Financial Analysts' Career Concerns and the Cost of Private Debt
Journal of Corporate Finance,
Career-concerned analysts are averse to firm risk. Not only does higher firm risk require more effort to analyze the firm, thus constraining analysts' ability to earn more remuneration through covering more firms, but it also jeopardizes their research quality and career advancement. As such, career concerns incentivize analysts to pressure firms to undertake risk-management activities, thus leading to a lower cost of debt. Consistent with our hypothesis, we find a negative association between analyst career concerns and bank loan spreads. In addition, our mediation analysis suggests that this association is achieved through the channel of reducing firm risk. Additional tests suggest that the effect of analyst career concerns on loan spreads is more pronounced for firms with higher analyst coverage. Our study is the first to identify the demand for risk management as a key channel through which analysts help reduce the cost of debt.
Regional Banking Instability and FOMC Voting
Journal of Banking & Finance,
This study analyzes if regionally affiliated Federal Open Market Committee (FOMC) members take their districts’ regional banking sector instability into account when they vote. Considering the period 1979–2010, we find that a deterioration in a district's bank health increases the probability that this district's representative in the FOMC votes to ease interest rates. According to member-specific characteristics, the effect of regional banking sector instability on FOMC voting behavior is most pronounced for Bank presidents (as opposed to Governors) and FOMC members who have career backgrounds in the financial industry or who represent a district with a large banking sector.
Regional, Individual and Political Determinants of FOMC Members' Key Macroeconomic Forecasts
Journal of Forecasting,
We study Federal Open Market Committee members' individual forecasts of inflation and unemployment in the period 1992–2004. Our results imply that Governors and Bank presidents forecast differently, with Governors submitting lower inflation and higher unemployment rate forecasts than bank presidents. For Bank presidents we find a regional bias, with higher district unemployment rates being associated with lower inflation and higher unemployment rate forecasts. Bank presidents' regional bias is more pronounced during the year prior to their elections or for nonvoting bank presidents. Career backgrounds or political affiliations also affect individual forecast behavior.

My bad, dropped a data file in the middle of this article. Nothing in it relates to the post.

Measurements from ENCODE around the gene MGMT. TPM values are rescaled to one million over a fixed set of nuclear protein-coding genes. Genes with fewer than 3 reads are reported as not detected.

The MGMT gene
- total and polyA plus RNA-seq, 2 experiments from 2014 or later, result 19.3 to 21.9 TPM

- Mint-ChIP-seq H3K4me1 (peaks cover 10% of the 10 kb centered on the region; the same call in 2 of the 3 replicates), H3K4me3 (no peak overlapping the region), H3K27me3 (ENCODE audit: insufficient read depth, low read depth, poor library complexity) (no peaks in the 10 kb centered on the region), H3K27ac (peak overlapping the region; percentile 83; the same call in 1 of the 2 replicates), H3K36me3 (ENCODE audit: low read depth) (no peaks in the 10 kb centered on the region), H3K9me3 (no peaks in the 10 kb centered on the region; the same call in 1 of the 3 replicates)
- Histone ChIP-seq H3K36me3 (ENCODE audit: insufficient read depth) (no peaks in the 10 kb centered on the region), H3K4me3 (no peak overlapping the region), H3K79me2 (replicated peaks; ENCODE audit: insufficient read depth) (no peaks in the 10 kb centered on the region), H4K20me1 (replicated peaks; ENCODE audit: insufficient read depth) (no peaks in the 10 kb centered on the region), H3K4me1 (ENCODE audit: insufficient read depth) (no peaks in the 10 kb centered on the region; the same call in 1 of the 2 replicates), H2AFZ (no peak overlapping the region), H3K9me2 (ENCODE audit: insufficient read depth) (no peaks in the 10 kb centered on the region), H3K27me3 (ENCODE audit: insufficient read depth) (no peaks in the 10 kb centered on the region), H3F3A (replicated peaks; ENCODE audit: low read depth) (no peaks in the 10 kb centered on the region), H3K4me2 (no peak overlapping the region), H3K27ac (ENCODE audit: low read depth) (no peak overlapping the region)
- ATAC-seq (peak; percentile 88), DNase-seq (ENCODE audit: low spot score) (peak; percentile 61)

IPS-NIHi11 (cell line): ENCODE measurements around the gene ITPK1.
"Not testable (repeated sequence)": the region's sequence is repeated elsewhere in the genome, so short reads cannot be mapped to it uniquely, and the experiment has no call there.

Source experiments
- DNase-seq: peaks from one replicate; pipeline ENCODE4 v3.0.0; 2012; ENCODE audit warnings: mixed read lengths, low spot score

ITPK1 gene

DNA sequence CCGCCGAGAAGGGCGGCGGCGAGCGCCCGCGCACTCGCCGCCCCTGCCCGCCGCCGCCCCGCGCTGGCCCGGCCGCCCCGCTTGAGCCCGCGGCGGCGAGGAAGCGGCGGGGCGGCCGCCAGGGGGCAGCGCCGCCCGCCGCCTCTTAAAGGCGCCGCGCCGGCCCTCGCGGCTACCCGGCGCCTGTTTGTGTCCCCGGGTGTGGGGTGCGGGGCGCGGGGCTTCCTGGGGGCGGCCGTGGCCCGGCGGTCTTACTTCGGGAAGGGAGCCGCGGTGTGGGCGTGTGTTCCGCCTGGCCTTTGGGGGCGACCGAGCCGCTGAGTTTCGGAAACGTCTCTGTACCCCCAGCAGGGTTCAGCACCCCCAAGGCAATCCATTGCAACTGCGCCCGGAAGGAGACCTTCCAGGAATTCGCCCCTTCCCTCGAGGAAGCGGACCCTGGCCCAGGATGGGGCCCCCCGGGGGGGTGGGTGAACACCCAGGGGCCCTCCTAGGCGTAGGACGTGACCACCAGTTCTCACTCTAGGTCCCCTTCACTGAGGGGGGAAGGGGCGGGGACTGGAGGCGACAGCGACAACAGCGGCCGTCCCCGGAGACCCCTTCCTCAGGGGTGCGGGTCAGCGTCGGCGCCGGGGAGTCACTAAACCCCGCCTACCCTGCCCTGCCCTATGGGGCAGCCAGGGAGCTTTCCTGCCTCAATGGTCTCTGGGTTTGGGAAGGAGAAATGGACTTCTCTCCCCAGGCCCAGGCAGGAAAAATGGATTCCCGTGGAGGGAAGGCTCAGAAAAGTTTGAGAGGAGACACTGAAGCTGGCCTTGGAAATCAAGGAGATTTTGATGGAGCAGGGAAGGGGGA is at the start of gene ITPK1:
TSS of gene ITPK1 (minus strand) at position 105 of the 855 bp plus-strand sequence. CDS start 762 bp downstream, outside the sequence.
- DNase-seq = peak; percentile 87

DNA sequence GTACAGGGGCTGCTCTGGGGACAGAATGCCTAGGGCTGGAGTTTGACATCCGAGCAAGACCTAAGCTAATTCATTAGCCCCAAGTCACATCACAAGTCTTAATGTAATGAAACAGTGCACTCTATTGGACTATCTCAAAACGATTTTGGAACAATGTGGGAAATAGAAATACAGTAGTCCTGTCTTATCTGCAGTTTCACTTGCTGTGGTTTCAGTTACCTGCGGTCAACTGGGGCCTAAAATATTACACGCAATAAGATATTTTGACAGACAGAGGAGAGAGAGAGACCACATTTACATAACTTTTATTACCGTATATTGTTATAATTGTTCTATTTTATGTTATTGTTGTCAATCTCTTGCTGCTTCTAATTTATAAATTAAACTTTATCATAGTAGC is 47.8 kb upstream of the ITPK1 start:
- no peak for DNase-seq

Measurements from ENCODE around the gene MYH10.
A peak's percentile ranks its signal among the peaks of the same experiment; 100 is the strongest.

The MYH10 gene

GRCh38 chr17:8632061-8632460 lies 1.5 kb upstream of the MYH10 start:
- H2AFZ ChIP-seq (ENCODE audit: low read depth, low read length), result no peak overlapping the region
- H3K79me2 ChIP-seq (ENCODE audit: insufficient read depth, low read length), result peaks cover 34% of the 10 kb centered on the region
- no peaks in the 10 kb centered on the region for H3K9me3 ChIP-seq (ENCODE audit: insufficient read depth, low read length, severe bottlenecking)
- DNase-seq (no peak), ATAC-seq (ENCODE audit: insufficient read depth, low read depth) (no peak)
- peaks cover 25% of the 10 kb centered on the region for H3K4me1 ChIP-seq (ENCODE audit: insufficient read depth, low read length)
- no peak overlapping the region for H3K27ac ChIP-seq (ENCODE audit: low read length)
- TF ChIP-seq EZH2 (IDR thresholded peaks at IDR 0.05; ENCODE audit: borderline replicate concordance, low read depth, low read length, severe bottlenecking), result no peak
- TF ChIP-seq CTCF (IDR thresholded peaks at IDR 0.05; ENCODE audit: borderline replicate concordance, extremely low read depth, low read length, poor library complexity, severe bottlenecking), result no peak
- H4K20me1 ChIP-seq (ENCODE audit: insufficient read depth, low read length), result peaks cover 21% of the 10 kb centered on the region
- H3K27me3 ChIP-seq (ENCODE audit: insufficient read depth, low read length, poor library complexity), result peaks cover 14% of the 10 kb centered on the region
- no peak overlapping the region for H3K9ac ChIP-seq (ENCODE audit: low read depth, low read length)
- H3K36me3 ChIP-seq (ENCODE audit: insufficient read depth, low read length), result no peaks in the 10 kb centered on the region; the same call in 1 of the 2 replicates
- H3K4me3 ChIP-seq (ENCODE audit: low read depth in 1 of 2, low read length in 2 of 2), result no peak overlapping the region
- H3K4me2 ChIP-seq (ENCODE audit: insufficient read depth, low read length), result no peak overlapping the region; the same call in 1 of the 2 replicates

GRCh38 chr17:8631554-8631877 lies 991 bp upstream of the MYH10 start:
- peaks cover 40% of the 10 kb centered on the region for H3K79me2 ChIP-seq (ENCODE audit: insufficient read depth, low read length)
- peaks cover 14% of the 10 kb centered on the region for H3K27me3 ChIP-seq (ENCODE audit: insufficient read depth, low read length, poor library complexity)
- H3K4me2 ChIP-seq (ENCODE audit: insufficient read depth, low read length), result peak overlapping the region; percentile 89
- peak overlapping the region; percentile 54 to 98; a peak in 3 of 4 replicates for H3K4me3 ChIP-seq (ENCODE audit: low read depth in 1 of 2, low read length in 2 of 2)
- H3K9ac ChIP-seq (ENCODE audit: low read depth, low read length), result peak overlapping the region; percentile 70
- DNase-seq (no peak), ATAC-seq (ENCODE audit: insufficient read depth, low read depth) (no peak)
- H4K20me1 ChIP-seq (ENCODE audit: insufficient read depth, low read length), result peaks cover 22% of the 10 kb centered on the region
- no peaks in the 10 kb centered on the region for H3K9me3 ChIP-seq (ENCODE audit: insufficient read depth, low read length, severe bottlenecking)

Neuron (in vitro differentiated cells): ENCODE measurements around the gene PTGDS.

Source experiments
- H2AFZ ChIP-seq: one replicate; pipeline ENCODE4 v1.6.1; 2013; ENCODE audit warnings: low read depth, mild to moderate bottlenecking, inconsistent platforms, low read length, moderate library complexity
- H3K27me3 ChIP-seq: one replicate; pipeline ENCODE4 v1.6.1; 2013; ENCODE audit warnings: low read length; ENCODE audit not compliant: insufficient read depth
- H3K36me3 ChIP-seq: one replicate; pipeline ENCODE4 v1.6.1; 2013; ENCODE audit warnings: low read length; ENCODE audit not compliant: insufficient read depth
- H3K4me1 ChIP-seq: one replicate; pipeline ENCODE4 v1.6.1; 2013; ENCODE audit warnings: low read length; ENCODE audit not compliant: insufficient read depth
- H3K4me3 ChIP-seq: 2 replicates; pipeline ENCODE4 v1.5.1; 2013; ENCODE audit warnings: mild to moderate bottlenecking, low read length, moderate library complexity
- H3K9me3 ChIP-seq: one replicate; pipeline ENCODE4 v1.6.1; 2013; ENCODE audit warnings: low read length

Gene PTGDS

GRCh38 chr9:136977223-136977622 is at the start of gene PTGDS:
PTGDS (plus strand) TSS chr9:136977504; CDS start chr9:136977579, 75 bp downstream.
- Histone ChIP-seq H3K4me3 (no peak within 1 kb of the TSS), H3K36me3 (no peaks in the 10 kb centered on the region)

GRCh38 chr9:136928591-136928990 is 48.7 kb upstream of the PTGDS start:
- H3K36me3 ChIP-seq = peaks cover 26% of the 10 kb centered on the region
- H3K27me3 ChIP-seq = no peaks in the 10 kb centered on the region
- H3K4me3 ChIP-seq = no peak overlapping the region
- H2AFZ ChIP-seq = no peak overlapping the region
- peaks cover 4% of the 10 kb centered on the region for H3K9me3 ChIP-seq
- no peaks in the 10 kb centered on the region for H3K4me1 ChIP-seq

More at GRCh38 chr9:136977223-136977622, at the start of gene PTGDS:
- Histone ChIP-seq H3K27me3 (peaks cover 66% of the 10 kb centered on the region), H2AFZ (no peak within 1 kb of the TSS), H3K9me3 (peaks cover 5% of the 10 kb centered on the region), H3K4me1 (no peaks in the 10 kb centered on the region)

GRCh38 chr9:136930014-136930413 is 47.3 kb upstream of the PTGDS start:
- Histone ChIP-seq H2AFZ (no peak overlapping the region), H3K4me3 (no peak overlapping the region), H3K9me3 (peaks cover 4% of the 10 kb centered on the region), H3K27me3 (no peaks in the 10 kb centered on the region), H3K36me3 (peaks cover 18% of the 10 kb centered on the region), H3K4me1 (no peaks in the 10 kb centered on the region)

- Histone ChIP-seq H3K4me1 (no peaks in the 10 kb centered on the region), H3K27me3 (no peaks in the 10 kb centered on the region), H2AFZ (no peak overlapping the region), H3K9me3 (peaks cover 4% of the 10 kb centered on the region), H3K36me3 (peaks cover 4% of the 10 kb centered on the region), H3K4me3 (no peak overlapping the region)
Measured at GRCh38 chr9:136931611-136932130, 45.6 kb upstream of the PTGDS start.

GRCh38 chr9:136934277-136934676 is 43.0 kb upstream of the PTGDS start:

Career Experience, Political Effects, and Voting Behavior in the Riksbank’s Monetary Policy Committee
We find that career experience shapes the voting behavior of the Riksbank’s Monetary Policy Committee (MPC) members. Members with a career in the Riksbank and the government prefer higher rates. During a legislation with a center-right (center-left) party administration, MPC members with a career background in the government favor higher (lower) interest rates. Highlights: • The determinants of voting behavior in the Swedish Riksbank are considered. • Voting is analyzed with random effects ordered logit models for 1999–2013. • Interplay of career experience and political factors shapes voting behavior. • Government or Riksbank background leads to higher interest rate votes. • Partisan voting behavior is detected for members with government background.
Does It Pay to Have Friends? Social Ties and Executive Appointments in Banking
Journal of Banking & Finance,
We exploit a unique sample to analyze how homophily (affinity for similar others) and social ties affect career outcomes in banking. We test if these factors increase the probability that the appointee to an executive board is an outsider without previous employment at the bank compared to being an insider. Homophily based on age and gender increase the chances of the outsider appointments. Similar educational backgrounds, in contrast, reduce the chance that the appointee is an outsider. Greater social ties also increase the probability of an outside appointment. Results from a duration model show that larger age differences shorten tenure significantly, whereas gender similarities barely affect tenure. Differences in educational backgrounds affect tenure differently across the banking sectors. Maintaining more contacts to the executive board reduces tenure. We also find weak evidence that social ties are associated with reduced profitability, consistent with cronyism in banking.